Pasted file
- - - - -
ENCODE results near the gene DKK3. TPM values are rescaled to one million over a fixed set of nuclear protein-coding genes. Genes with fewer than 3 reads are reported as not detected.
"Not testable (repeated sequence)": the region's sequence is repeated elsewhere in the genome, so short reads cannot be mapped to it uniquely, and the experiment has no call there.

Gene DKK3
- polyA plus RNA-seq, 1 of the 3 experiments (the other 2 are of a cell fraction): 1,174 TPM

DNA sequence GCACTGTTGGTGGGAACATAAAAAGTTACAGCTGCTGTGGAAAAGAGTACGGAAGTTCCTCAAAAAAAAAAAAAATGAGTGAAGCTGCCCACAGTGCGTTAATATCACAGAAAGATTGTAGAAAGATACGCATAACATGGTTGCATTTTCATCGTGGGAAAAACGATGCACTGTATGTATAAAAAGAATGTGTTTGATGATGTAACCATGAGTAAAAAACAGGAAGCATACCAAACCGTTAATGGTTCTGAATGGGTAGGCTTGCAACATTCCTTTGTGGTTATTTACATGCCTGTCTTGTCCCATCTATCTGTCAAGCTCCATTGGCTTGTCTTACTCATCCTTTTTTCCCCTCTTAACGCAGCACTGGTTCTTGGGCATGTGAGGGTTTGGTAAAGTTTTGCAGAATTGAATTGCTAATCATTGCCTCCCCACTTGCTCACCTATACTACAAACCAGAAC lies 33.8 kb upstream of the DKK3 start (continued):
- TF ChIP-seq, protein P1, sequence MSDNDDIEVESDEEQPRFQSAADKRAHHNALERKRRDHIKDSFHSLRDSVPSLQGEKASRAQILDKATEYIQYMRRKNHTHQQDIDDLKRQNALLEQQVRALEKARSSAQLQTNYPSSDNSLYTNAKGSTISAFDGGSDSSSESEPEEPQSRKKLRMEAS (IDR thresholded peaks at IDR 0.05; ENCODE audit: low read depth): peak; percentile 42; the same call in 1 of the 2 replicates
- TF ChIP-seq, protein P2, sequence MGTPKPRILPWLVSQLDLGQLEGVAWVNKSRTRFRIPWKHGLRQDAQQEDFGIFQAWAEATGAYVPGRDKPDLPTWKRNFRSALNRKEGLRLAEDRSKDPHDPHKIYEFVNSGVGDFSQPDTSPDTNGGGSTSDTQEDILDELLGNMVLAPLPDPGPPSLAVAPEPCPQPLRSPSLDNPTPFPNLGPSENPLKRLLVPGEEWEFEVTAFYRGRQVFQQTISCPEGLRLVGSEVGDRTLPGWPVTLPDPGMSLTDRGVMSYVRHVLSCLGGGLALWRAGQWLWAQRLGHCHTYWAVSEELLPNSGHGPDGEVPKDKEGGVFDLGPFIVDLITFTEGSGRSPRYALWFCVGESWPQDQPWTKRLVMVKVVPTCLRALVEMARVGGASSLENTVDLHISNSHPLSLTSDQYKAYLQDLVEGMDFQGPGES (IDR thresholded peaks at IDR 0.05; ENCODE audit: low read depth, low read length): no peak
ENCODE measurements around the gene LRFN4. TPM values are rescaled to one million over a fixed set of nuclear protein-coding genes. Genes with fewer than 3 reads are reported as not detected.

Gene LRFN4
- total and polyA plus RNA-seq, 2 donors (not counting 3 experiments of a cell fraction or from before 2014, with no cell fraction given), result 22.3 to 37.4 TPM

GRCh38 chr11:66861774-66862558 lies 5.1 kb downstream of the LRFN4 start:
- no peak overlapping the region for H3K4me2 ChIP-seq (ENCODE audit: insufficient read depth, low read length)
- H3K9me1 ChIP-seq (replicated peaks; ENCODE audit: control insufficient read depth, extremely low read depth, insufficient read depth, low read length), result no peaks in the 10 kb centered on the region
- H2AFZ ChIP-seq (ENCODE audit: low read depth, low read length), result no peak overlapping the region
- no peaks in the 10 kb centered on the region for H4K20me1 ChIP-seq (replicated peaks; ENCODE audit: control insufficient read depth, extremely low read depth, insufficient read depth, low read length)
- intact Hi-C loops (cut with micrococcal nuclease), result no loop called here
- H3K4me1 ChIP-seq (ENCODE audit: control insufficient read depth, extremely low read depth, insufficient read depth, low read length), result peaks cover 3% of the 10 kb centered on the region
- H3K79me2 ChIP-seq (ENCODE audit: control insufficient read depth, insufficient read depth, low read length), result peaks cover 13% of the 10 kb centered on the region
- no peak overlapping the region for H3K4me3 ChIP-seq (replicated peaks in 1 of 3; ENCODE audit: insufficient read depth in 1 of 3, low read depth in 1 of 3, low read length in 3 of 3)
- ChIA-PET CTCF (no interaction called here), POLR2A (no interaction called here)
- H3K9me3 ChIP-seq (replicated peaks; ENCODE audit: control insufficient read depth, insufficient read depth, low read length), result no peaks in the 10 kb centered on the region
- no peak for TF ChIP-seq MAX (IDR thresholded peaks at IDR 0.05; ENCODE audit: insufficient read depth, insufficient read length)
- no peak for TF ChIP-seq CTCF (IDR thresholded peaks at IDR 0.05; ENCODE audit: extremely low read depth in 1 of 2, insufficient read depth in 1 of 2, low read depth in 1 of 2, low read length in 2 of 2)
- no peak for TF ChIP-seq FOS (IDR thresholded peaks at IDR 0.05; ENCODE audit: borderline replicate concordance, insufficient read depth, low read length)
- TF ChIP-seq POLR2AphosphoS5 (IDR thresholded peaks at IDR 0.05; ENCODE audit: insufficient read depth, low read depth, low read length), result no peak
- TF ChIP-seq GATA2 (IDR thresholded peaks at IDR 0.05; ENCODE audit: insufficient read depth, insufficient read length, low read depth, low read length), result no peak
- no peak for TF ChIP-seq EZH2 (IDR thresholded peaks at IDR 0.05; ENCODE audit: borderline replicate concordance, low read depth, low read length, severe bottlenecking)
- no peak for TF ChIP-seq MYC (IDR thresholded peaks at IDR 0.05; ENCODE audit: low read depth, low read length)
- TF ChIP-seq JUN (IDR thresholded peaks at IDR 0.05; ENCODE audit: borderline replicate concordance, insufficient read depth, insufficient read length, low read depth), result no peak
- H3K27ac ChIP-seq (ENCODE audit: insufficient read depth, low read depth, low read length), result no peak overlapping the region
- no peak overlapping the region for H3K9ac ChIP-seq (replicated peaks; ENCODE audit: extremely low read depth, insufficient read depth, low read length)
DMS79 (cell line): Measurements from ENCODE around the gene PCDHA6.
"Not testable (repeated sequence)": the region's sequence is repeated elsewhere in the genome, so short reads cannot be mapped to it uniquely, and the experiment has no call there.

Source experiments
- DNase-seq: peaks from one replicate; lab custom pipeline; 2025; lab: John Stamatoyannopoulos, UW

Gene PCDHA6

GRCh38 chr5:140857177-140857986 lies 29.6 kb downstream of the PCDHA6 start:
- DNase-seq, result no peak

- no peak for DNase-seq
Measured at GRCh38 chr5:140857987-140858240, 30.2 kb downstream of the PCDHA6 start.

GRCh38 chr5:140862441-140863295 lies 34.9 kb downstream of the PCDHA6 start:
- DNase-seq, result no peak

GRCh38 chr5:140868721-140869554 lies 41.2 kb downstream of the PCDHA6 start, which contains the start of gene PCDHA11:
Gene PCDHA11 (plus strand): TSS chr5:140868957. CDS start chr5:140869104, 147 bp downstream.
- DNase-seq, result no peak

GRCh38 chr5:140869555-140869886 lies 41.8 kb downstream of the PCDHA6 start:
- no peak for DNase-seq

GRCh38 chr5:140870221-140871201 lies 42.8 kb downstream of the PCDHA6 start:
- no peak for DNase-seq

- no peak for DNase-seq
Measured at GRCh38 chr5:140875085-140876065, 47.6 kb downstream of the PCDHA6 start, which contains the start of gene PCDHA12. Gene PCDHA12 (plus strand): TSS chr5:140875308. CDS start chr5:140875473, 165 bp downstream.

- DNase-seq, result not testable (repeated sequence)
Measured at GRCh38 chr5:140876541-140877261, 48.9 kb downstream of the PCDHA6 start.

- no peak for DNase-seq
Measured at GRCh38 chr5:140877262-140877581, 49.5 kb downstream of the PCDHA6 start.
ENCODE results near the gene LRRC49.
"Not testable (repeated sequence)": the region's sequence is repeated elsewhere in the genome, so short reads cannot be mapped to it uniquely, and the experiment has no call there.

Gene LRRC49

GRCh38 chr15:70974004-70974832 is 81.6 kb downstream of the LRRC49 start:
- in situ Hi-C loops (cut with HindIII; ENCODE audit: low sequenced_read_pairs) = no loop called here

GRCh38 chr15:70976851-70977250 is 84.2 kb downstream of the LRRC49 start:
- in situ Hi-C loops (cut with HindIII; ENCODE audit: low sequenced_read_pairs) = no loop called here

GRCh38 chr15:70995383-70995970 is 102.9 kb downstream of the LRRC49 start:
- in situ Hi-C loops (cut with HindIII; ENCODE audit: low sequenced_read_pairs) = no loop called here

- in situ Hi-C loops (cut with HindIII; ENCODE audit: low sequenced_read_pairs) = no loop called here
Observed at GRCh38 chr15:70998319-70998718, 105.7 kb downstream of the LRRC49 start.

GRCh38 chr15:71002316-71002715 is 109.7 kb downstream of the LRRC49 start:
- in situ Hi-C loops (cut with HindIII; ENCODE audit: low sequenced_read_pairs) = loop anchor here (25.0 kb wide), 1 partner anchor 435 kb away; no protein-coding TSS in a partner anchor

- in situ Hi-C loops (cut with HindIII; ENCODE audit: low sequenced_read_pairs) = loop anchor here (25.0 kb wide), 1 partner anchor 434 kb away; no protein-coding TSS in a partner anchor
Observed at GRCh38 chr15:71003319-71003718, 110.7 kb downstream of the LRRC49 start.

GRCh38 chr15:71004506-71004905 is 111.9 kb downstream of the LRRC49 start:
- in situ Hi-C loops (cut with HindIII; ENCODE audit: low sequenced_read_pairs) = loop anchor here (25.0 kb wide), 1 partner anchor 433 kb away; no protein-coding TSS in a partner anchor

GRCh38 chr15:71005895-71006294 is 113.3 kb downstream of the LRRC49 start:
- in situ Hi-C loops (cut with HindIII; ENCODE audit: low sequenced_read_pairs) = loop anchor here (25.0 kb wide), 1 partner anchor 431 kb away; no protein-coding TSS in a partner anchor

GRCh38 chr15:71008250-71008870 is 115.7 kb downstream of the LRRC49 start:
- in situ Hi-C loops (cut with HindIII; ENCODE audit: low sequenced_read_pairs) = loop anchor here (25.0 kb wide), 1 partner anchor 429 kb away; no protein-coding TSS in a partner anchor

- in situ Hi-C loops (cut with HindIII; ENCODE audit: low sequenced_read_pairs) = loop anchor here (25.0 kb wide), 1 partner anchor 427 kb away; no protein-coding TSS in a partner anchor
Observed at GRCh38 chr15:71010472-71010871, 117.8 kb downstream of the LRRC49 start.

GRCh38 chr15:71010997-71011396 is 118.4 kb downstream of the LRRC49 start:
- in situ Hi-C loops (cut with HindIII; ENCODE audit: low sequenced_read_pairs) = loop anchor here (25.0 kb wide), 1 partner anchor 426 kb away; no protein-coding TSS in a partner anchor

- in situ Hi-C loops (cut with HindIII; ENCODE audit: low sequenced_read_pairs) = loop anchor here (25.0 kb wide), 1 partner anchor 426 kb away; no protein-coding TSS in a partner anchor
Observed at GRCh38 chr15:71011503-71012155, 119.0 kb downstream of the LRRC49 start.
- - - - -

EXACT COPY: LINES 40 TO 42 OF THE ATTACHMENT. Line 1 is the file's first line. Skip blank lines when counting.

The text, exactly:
Measured at GRCh38 chr5:140857987-140858240, 30.2 kb downstream of the PCDHA6 start.

GRCh38 chr5:140862441-140863295 lies 34.9 kb downstream of the PCDHA6 start:
- DNase-seq, result no peak